State House Sound Bites

Capitol reporter Katie Meyer covers Pennsylvania politics and issues at the Pennsylvania state capitol.
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Endangered species process change clears House panel

Written by Mary Wilson, Former Capitol Bureau Chief | Nov 13, 2013 1:45 PM
Thumbnail image for peregrine-falcon.jpg

Photo by Pennsylvania Game Commission

A measure to give a regulatory review panel of state political appointees the trump card in decisions over wildlife conservation in Pennsylvania has cleared a state House committee.

Under the measure, the two independent commissions now in charge of designating endangered species and protected streams will be overseen by a review panel as well as lawmakers.

Opponents say the plan will inject politics into a process that should be based only on science. The plan's backers include commerce groups, natural gas companies, and homebuilders.

The bill's sponsor, Republican state Representative Jeff Pyle of Armstrong County, said after the committee hearing on Wednesday that conservationists shouldn't get carte blanche if the result is stifled industry.

"If you go back and look at the Game Commission and Fish and Boat's charter," said Pyle, referring to the two commissions that now control threatened and endangered species designations, "they're not allowed to make any decisions based on economic reasons. But I think in today's economy, and with jobless figures the way they are, it has to be considered. There's a balance to everything."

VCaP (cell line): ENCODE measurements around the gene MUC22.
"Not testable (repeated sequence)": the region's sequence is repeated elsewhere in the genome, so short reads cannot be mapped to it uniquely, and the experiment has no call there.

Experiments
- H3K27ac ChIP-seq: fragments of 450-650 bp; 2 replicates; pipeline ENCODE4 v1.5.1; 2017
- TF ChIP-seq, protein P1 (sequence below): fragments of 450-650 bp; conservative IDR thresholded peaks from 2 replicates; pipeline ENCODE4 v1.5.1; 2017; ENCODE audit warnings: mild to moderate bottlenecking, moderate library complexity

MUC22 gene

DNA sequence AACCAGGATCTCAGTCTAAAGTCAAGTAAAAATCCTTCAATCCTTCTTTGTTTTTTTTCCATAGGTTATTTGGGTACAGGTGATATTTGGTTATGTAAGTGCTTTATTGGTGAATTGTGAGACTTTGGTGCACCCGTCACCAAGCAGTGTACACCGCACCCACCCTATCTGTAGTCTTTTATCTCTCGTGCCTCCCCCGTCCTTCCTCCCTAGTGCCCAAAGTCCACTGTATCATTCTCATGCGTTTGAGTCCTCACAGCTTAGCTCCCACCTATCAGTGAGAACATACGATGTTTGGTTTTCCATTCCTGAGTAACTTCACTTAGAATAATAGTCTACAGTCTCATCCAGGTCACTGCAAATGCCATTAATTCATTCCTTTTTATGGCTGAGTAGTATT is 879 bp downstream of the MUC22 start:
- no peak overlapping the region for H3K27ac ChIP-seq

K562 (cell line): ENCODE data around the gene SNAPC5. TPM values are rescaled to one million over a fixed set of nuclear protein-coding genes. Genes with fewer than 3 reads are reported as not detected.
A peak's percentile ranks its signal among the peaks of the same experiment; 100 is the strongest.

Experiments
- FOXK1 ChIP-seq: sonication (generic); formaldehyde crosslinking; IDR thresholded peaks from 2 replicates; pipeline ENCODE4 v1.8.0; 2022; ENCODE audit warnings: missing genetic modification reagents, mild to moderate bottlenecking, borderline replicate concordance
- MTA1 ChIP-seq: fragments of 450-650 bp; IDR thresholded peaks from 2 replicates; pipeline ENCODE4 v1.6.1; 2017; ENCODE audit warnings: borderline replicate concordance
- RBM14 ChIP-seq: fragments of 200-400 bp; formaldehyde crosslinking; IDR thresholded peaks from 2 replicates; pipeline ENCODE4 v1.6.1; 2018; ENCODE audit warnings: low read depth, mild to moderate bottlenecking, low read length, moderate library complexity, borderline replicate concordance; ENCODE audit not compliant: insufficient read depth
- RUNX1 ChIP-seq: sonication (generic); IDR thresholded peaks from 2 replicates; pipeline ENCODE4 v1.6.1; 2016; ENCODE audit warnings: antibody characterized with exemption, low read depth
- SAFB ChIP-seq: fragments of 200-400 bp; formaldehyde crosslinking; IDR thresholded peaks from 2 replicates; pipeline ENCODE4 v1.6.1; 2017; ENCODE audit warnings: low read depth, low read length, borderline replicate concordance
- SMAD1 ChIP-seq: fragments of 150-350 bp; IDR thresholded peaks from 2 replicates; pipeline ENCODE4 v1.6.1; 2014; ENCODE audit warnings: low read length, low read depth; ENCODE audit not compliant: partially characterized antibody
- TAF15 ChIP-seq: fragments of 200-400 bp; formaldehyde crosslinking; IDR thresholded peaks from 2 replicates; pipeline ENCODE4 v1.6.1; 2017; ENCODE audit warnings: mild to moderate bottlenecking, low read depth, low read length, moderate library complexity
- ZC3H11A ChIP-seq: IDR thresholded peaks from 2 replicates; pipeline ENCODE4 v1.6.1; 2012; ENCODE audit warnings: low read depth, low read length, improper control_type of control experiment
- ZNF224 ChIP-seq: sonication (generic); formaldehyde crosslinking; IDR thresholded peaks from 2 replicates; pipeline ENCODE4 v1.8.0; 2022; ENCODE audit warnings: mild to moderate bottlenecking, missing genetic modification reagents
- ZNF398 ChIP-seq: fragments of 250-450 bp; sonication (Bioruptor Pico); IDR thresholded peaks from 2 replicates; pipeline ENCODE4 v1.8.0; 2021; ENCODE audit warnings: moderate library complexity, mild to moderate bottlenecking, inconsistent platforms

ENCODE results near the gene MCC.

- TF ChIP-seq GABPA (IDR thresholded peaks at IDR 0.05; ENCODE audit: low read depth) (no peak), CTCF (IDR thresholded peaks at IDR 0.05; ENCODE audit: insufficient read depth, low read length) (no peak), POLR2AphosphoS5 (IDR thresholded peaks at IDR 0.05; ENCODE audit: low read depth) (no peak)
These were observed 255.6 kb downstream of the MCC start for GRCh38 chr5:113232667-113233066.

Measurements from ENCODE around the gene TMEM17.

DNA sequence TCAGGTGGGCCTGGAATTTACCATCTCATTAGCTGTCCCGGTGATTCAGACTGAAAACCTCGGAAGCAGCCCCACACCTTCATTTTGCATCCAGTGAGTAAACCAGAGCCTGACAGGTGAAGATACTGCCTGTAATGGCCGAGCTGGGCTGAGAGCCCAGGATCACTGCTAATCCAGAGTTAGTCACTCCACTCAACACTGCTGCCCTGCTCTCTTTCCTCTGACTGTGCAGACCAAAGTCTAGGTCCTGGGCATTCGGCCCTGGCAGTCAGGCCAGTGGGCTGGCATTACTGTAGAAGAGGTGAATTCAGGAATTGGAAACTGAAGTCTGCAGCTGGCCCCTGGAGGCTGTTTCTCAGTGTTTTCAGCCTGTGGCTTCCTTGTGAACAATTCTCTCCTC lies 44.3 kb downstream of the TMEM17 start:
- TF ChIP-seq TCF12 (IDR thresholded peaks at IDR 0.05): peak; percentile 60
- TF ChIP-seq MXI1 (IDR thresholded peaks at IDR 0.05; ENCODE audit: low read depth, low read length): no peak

"This is what the industries want," said Laura Jackson, a conservationist from Bedford County. "They want the authority removed from the Fish and Boat Commission and the Game Commission and they want it now to be under political control." Jackson attended the committee meeting with about 15 other activists opposed to the legislation.

The measure was amended in committee to address concerns that more than $27 million in federal funds might be lost because the state's conservation agencies would no longer have sole authority over their programs.

Jackson said the amendment offers no guarantee the federal money will stay. Arguments that the measure provides a much-needed "check and balance" to the Game Commission and Fish and Boat Commission struck her as deceptive.

"That check and balance system is built into the scientific method," Jackson said. "They're talking about checks and balances on a political level, and that's totally different."

Published in State House Sound Bites

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